Lord Roberts students participate in SFU research
The Vancouver School Board's website featured this joint field trip where students learned not only about nature and the environment but also about technology; while Drs. Toohey and Dagenais furthered their quest in examining how students gain language and literacy skills through video making projects.
"Toohey explained that the Lord Roberts class was chosen to participate in the research project that is being funded by a Social Sciences and Humanities Standard research grant because many of the students speak a language other than English at home."
Many of the students also shared their enthusiasm about the field trip and research project with one student, Ana Lugonjic, stating "I like the part where we get to use iPads to make short videos and to do the filming."
Read more about the research project below:
Emerging multimodal literacies: Second language learners making videos
Researchers are reporting that globally the education of minority-language-speaking children is a serious concern. Despite widely varying theoretical and methodological perspectives, many researchers agree that school literacy activities present the greatest challenge for minority children learning a second language, and that literacy difficulties become especially evident and consequential for such learners during the intermediate school years (Grades 4-7) when such students begin to experience school failure. Such difficulties persist throughout and beyond schooling.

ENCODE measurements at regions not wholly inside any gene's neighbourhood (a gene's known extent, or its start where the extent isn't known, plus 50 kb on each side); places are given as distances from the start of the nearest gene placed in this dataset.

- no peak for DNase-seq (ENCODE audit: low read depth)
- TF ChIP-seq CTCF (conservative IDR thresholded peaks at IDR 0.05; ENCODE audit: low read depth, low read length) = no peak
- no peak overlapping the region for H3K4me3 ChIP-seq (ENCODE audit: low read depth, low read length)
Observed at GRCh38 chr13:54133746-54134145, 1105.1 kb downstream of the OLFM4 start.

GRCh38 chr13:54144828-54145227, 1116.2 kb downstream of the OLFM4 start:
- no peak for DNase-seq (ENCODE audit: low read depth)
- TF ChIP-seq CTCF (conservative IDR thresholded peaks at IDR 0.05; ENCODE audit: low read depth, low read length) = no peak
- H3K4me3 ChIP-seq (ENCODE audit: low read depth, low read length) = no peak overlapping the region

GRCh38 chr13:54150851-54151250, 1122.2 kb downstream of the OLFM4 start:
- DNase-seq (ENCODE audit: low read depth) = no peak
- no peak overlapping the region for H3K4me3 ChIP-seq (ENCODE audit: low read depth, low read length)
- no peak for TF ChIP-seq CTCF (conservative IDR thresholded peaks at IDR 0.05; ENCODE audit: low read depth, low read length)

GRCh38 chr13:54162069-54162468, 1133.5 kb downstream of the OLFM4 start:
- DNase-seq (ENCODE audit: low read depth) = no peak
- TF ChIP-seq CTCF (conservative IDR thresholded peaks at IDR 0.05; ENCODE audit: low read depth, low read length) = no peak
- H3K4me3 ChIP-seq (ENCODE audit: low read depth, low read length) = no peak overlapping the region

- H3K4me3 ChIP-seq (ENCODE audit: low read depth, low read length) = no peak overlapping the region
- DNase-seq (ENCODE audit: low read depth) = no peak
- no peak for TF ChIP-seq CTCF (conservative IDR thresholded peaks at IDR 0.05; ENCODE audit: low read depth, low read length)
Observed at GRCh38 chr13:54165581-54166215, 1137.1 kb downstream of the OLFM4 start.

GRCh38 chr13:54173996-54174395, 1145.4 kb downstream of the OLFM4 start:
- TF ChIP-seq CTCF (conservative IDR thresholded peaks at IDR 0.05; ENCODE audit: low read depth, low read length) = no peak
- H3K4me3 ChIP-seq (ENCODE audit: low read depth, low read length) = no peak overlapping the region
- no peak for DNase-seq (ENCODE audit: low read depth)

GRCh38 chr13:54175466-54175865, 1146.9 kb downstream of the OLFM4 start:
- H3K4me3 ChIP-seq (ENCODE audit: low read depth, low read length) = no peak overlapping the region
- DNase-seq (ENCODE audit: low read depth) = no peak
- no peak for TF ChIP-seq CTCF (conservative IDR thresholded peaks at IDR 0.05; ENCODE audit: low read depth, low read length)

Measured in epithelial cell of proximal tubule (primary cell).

Our project, guided by recent literacy research that urges educators to examine various paths to literacy, examines the affordances and constraints of video making as a means to augment print and digital literacy learning for intermediate grade (Grades 4-7) second language learners in diverse sites.
Contemporary researchers have a variety of recommendations to improve literacy education, based on conceptualizing literacy as a social practice, situated in particular locales and social relations, and on conceptualizing literacy as making sense of multiple meaning systems (music, images, sound, gesture, space, moving images) in addition to print. Particularly now, many children have developed formidable digital literacy skills, and building on their familiarity with and their interest in such technologies has been seen as a promising approach for bringing children to print literacy.
Our previous research with intermediate-grade second language learners in Canada demonstrated that videomaking has potential to enhance their spoken and written second language usage through activities like collaborative script writing, storyboarding and oral rehearsal. Given the potential of videomaking as a second language literacy learning activity and the lack of research on this topic with young second language learners, videomaking in the context of literacy development needs to be further investigated. To address this need, we are investigating videomaking as a literacy practice by asking:
- Does making videos engage learners in multimodal and print literacy activities and if so, how?
- What similarities or differences are there in participation in video making in various sites?
- What kinds of representations of themselves do second language learners make in videos?
- If video making is a potentially rich path to second language literacy, how might we encourage its use in Canadian schools?